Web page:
What confuses me, then, is that Kinsler is in the midst of a career-worst year and is still an 88 overall. For all intents and purposes, that means Kinsler is one of the top five or six second basemen in baseball this year despite being fairly unimpressive. Can Sony find some sort of middle ground with their ratings system?
8. Daniel Murphy, Washington Nationals (91)
Let’s all laugh and point at Sony San Diego for messing up yet another overall rating. Some will say that Daniel Murphy is fine at a 91 overall and to an extent, I agree this number works after he was given an 88 overall on day one. It’s good to know the raters and developers have paid attention to Murphy’s play over the past few years! But with Murphy having another solid season with he Nationals and on pace to have career-highs in home runs, RBI, walks, doubles, and even on-base percentage…why is he only at a 91?
Maybe there’s an argument to be made that Murphy’s abysmal defense is enough to cost him a point or two, but that shouldn’t be enough to make him a 91 instead of a 94 where he belongs. Come on! Show the Murph Man some love.
7. Sonny Gray, New York Yankees (83)
Honestly, you could take everything I said earlier about Michael Wacha and repost it for Sonny Gray: young, recognizable pitcher coming off a bad 2016 season that has turned it around in 2017 and is looking like he’s regaining his All-Star form of years past. Even if Gray isn’t quite near his 2015 form that really had a legitimate case for Cy Young, an 83 overall reeks of being way too low.
What makes this even worse is that because of a 2016 season that saw Gray go 5-11 with a 5.69 ERA in 22 starts, Gray wasn’t even among the team’s top three players on release day. I get that no one tends to care about the Oakland Athletics and Gray’s ratings will probably be rectified with his trade to the Yankees, but this is upsetting.
6. Jonathan Schoop, Baltimore Orioles (85)
Personally, I think Yankee killer Jonathan Schoop should be at least a high 80 based off his success against the Bronx Bombers alone, but I digress to again ask what Sony is thinking with these ratings. Schoop has been among the best second baseman in baseball this season and is on pace for career-highs in every offensive stat – and he’s already walked a career-best 24 times. Hooray!
So with all of that said, why is Schoop only a 85 when he’s hit 24 home runs, 76 RBI, and been worth 3.4 WAR to the Orioles? The poor guy even appeals to the old-school stats! Why was Schoop rated below the Phillies’ Cesar Hernandez on these day one ratings? We’re really getting to the point where I want my brain to be bashed by whoever thinks this is an acceptable rating for Schoop.
5. Luis Severino, New York Yankees (85)
Like with Gray, I want to hope the people who do the ratings figure out this is too low for a pitcher that has a legitimate Cy Young case this season, but that would mean having faith in Sony San Diego to do something right with their MLB game. With Masahiro Tanaka being inconsistent, Michael Pineda on the disabled list, and C.C. Sabathia having the occasional bad start, Severino has stepped up to be the Yankees ace and could possibly reach 200 strikeouts this year. Not bad for a player who was demoted to the bullpen last year!
If Severino was an 88 or so, that’d make sense, but an 85 says he’s more or less a middle of the road starting pitcher that could go either way. Severino has been one of the American League’s best pitchers this year, so what gives? I need to stop asking these questions…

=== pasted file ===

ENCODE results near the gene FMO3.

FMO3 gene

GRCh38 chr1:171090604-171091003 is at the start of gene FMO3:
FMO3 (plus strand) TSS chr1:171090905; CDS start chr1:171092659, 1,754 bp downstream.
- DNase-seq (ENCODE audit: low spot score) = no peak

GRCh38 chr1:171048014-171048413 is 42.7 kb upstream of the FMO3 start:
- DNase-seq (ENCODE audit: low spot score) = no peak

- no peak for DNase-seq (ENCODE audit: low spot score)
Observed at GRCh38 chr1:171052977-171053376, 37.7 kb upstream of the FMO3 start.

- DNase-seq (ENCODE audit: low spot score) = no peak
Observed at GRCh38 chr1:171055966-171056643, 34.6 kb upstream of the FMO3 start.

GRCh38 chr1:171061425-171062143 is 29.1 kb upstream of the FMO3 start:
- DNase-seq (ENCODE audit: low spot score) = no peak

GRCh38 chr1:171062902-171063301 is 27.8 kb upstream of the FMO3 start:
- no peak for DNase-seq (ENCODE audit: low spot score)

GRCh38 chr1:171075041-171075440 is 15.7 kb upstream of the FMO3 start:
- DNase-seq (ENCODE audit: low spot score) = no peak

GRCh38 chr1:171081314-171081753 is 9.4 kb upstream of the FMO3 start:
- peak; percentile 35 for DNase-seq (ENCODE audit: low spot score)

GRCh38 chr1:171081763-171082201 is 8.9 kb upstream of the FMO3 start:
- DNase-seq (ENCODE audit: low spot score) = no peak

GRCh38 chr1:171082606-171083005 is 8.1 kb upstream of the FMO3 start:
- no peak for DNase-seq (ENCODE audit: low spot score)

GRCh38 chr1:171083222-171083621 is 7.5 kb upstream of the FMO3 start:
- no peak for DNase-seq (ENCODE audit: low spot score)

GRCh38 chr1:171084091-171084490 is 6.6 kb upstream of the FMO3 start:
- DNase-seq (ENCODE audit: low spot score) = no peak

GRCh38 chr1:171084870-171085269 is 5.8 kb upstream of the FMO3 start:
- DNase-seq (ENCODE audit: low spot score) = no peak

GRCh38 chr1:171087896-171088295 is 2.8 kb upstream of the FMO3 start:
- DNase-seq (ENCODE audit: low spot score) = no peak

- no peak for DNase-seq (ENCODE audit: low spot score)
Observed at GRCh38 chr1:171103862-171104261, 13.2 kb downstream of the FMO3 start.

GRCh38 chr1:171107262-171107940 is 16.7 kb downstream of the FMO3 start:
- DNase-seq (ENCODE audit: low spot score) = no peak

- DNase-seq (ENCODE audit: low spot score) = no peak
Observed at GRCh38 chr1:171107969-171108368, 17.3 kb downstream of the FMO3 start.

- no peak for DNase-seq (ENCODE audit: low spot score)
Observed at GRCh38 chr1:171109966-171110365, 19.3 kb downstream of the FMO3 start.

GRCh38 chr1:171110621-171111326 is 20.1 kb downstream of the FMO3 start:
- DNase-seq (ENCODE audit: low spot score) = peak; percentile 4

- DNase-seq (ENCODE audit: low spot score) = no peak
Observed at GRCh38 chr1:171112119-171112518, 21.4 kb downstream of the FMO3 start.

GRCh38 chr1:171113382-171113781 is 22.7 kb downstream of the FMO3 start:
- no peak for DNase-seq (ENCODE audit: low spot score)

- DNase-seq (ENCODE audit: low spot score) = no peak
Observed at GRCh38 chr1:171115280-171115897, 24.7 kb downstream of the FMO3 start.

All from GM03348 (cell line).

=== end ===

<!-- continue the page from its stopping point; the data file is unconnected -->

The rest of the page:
4. Joey Votto, Cincinnati Reds (93)
In Sony San Diego’s defense, everyone tends to underrate Joey Votto, but this is getting ridiculous. This guy is doing all he can to make Reds baseball watchable and is on pace for career-highs in nearly every major offensive category, but a 93 is all he gets? Why isn’t Votto in the high 90s at this point, guys? Even on a dismal Reds team, Votto is going to have a serious MVP case and has been worth 4.4 WAR, but he’s only a 93?
I know this may seem like I’m complaining about nothing given some of the other ratings, but what else does this guy need to show in order for him to be rated properly? He can’t be blamed for the Reds being bad when he’s having another excellent season. Come on, Sony…
3. Bryce Harper, Washington Nationals (96)
Well, we know which side of the Mike Trout-Bryce Harper debate Ramone Russell and Sony San Diego Studios have taken. You mean to tell me that when he’s likely going to win the National League MVP and is having another fantastic season, Harper is still three overall points behind Mike Trout, who missed a month and a half? I love Mike Trout, don’t get me wrong, but this is such a middle finger to Harper and I don’t understand why Sony is doing this.
For all intents and purposes, Harper has been the National League’s best player this year and you’re putting him at 96 overall in a game that has three 99 overalls: Mike Trout, Clayton Kershaw, and Jose Altuve. If this was a game that reserved 99 for legends, fine, but to have three players with that rating and Harper not being one of them…
2. Carlos Correa, Houston Astros (90)
Even with Correa’s recent thumb injury that will keep him out until mid to late September, this makes no absolutely sense when the guy has been probably the best shortstop in all of baseball this year. Correa has done everything except steal bases and is even hitting .320 – which should be more than enough to please the raters – with 20 home runs and 67 RBI, but he’s only a 90? Why isn’t Correa at least in Joey Votto range?
I could keep going about how bad Sony San Diego is with ratings and…well, everything, but that Correa only comes in at number two on this list is not a good sign. If you want to know why fans are getting more and more frustrated with this series and the people behind it, there you go.
1. Aaron Judge, New York Yankees (88)
How? How are we four months into the season where Aaron Judge has taken the world by storm, put the Yankees into prime playoff position, and is en route to winning an American League MVP and he’s still only an 88? If he was a 91 or a 92, that’d still be a bit too low based on everything he’s done this year, but to give him the same overall rating as Ian Kinsler? What??
This right here is why overall ratings mean nothing, especially not the ones handed out by companies. If you’re looking for correct ratings that actually have effort put into them, stick to offline play and download an OSFM set with Judge in the low to mid 90s. What are the people at Sony San Diego doing??
Which of these ratings is the most despicable to you? Make sure to let us know in the comment section below.
- Ad Free Browsing
- Over 10,000 Videos!
- All in 1 Access
- Join For Free!